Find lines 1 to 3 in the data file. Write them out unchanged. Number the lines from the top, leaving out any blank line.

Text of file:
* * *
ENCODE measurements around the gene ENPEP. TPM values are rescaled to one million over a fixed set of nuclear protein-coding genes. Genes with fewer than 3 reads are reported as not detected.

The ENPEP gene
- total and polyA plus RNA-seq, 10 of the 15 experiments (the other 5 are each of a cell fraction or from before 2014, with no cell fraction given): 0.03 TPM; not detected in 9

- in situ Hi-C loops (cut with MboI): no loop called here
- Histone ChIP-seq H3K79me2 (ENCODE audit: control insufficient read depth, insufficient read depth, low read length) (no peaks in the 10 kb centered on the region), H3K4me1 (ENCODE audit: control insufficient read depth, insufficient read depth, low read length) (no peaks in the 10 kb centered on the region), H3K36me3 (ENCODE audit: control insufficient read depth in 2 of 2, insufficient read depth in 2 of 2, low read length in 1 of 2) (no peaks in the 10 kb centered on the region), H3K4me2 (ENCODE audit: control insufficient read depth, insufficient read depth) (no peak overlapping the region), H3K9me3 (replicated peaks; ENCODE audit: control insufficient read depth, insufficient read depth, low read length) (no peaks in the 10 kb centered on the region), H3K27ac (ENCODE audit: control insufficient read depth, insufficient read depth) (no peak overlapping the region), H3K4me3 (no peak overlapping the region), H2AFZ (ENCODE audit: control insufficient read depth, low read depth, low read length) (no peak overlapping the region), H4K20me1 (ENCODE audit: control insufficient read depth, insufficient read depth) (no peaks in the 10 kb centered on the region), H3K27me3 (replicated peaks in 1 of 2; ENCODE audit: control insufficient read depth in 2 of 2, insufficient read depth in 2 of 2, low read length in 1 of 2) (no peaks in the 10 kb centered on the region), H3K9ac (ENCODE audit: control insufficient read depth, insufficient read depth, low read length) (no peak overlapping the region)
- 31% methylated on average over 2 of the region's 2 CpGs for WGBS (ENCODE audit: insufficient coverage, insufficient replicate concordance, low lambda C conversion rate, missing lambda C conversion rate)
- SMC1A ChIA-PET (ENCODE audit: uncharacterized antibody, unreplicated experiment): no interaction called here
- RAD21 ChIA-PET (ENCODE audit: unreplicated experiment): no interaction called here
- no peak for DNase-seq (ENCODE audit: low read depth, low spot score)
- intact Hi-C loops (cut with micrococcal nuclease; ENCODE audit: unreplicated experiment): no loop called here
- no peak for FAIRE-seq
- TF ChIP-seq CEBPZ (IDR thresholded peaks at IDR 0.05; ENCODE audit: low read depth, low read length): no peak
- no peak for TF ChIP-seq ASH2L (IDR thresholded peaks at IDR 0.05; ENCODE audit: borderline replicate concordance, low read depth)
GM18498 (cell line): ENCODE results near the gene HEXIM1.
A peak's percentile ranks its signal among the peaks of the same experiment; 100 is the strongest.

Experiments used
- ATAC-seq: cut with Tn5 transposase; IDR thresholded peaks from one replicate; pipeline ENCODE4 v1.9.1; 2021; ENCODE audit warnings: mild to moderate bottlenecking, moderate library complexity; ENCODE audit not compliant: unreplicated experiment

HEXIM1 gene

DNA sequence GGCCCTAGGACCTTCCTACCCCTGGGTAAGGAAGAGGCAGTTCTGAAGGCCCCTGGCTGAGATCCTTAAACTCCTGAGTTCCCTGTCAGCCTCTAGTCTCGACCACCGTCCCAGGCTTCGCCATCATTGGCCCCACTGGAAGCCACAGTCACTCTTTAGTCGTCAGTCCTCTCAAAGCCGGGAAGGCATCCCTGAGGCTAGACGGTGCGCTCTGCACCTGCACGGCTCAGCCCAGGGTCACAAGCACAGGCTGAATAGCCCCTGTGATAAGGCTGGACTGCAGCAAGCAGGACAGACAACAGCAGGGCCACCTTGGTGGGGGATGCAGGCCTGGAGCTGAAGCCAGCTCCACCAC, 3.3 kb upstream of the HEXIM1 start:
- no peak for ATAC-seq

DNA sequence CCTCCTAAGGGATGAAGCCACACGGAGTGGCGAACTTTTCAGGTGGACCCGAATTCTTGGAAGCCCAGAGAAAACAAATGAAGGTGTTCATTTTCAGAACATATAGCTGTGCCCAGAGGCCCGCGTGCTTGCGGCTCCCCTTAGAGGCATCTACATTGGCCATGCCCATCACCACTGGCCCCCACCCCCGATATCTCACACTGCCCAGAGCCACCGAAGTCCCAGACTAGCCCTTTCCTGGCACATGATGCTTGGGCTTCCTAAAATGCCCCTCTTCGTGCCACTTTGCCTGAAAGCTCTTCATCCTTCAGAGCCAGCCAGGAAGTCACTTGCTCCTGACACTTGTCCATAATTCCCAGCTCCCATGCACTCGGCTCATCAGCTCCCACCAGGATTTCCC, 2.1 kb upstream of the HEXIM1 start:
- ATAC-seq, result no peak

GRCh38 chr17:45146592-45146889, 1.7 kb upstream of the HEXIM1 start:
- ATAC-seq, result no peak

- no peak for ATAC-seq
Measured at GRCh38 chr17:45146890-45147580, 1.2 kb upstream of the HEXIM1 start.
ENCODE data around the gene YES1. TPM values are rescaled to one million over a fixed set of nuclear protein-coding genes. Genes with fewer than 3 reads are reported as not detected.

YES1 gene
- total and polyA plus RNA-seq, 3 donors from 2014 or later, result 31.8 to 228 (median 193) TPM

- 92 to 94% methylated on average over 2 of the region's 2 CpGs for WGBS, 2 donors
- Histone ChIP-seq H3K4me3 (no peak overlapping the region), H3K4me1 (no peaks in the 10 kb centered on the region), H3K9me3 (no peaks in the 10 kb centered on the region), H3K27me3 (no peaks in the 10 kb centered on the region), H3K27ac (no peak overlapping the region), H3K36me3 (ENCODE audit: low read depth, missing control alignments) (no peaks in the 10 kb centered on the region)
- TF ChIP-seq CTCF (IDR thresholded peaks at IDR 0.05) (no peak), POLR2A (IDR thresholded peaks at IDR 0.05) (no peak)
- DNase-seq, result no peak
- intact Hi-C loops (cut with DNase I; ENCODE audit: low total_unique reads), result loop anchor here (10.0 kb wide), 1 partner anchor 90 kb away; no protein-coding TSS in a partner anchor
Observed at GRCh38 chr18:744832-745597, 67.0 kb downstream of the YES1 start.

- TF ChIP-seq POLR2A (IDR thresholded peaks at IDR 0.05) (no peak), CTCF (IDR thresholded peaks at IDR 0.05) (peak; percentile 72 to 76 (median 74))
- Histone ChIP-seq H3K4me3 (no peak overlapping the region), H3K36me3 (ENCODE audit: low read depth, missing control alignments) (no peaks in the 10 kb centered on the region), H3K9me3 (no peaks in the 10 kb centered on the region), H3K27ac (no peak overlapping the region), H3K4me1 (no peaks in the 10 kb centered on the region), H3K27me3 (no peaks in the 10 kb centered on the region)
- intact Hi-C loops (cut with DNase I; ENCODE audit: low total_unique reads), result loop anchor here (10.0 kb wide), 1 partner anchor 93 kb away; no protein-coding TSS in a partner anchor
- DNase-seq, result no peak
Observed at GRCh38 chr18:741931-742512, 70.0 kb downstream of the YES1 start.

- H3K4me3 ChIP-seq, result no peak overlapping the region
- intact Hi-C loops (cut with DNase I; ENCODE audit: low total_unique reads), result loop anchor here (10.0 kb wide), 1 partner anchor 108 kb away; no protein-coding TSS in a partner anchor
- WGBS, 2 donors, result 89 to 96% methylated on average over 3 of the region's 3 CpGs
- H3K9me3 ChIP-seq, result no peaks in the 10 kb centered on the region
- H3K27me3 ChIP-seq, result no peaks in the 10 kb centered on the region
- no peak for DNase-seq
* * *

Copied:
ENCODE measurements around the gene ENPEP. TPM values are rescaled to one million over a fixed set of nuclear protein-coding genes. Genes with fewer than 3 reads are reported as not detected.

The ENPEP gene
- total and polyA plus RNA-seq, 10 of the 15 experiments (the other 5 are each of a cell fraction or from before 2014, with no cell fraction given): 0.03 TPM; not detected in 9